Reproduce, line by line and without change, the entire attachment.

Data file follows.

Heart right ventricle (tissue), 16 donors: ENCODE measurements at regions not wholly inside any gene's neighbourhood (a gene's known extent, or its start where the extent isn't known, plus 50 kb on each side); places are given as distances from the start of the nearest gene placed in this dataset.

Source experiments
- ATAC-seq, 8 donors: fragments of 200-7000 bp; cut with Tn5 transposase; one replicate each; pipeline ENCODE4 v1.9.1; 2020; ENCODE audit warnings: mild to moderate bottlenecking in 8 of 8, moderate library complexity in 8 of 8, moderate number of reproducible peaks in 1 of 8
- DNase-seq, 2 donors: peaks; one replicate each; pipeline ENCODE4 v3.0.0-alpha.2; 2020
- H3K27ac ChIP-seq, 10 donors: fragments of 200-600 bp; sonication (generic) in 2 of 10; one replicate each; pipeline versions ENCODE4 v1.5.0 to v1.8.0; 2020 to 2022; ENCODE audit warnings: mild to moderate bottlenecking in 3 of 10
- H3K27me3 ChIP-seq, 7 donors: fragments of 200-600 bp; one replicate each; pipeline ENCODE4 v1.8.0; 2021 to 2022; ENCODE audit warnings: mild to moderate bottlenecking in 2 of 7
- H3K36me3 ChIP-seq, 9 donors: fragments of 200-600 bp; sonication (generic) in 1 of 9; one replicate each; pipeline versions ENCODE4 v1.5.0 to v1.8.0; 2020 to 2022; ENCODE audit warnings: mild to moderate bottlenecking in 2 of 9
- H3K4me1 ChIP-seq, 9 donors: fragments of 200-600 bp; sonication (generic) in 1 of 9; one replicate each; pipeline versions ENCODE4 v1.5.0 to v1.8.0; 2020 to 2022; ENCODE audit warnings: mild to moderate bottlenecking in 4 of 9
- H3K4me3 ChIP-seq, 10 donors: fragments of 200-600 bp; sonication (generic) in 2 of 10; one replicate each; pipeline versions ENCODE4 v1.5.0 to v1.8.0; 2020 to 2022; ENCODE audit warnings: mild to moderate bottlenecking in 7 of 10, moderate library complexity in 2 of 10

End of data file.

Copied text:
Heart right ventricle (tissue), 16 donors: ENCODE measurements at regions not wholly inside any gene's neighbourhood (a gene's known extent, or its start where the extent isn't known, plus 50 kb on each side); places are given as distances from the start of the nearest gene placed in this dataset.

Source experiments
- ATAC-seq, 8 donors: fragments of 200-7000 bp; cut with Tn5 transposase; one replicate each; pipeline ENCODE4 v1.9.1; 2020; ENCODE audit warnings: mild to moderate bottlenecking in 8 of 8, moderate library complexity in 8 of 8, moderate number of reproducible peaks in 1 of 8
- DNase-seq, 2 donors: peaks; one replicate each; pipeline ENCODE4 v3.0.0-alpha.2; 2020
- H3K27ac ChIP-seq, 10 donors: fragments of 200-600 bp; sonication (generic) in 2 of 10; one replicate each; pipeline versions ENCODE4 v1.5.0 to v1.8.0; 2020 to 2022; ENCODE audit warnings: mild to moderate bottlenecking in 3 of 10
- H3K27me3 ChIP-seq, 7 donors: fragments of 200-600 bp; one replicate each; pipeline ENCODE4 v1.8.0; 2021 to 2022; ENCODE audit warnings: mild to moderate bottlenecking in 2 of 7
- H3K36me3 ChIP-seq, 9 donors: fragments of 200-600 bp; sonication (generic) in 1 of 9; one replicate each; pipeline versions ENCODE4 v1.5.0 to v1.8.0; 2020 to 2022; ENCODE audit warnings: mild to moderate bottlenecking in 2 of 9
- H3K4me1 ChIP-seq, 9 donors: fragments of 200-600 bp; sonication (generic) in 1 of 9; one replicate each; pipeline versions ENCODE4 v1.5.0 to v1.8.0; 2020 to 2022; ENCODE audit warnings: mild to moderate bottlenecking in 4 of 9
- H3K4me3 ChIP-seq, 10 donors: fragments of 200-600 bp; sonication (generic) in 2 of 10; one replicate each; pipeline versions ENCODE4 v1.5.0 to v1.8.0; 2020 to 2022; ENCODE audit warnings: mild to moderate bottlenecking in 7 of 10, moderate library complexity in 2 of 10